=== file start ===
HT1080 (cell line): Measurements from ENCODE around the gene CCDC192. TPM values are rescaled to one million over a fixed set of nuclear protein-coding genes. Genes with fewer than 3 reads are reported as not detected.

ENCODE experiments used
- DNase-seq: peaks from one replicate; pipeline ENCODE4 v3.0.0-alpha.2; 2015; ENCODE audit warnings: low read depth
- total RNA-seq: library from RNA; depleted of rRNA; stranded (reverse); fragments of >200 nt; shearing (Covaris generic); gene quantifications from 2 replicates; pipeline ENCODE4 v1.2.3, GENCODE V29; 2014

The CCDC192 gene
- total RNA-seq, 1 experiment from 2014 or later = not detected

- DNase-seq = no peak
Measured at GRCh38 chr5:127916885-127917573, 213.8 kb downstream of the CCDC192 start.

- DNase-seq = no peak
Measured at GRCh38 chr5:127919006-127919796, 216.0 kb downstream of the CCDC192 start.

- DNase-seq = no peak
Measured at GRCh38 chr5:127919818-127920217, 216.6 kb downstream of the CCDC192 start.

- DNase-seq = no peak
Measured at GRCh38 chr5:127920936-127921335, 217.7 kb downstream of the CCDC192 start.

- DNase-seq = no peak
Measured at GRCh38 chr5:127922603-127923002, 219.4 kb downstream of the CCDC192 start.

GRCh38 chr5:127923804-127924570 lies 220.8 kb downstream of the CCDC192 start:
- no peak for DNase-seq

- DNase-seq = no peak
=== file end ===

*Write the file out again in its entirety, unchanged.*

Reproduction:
HT1080 (cell line): Measurements from ENCODE around the gene CCDC192. TPM values are rescaled to one million over a fixed set of nuclear protein-coding genes. Genes with fewer than 3 reads are reported as not detected.

ENCODE experiments used
- DNase-seq: peaks from one replicate; pipeline ENCODE4 v3.0.0-alpha.2; 2015; ENCODE audit warnings: low read depth
- total RNA-seq: library from RNA; depleted of rRNA; stranded (reverse); fragments of >200 nt; shearing (Covaris generic); gene quantifications from 2 replicates; pipeline ENCODE4 v1.2.3, GENCODE V29; 2014

The CCDC192 gene
- total RNA-seq, 1 experiment from 2014 or later = not detected

- DNase-seq = no peak
Measured at GRCh38 chr5:127916885-127917573, 213.8 kb downstream of the CCDC192 start.

- DNase-seq = no peak
Measured at GRCh38 chr5:127919006-127919796, 216.0 kb downstream of the CCDC192 start.

- DNase-seq = no peak
Measured at GRCh38 chr5:127919818-127920217, 216.6 kb downstream of the CCDC192 start.

- DNase-seq = no peak
Measured at GRCh38 chr5:127920936-127921335, 217.7 kb downstream of the CCDC192 start.

- DNase-seq = no peak
Measured at GRCh38 chr5:127922603-127923002, 219.4 kb downstream of the CCDC192 start.

GRCh38 chr5:127923804-127924570 lies 220.8 kb downstream of the CCDC192 start:
- no peak for DNase-seq

- DNase-seq = no peak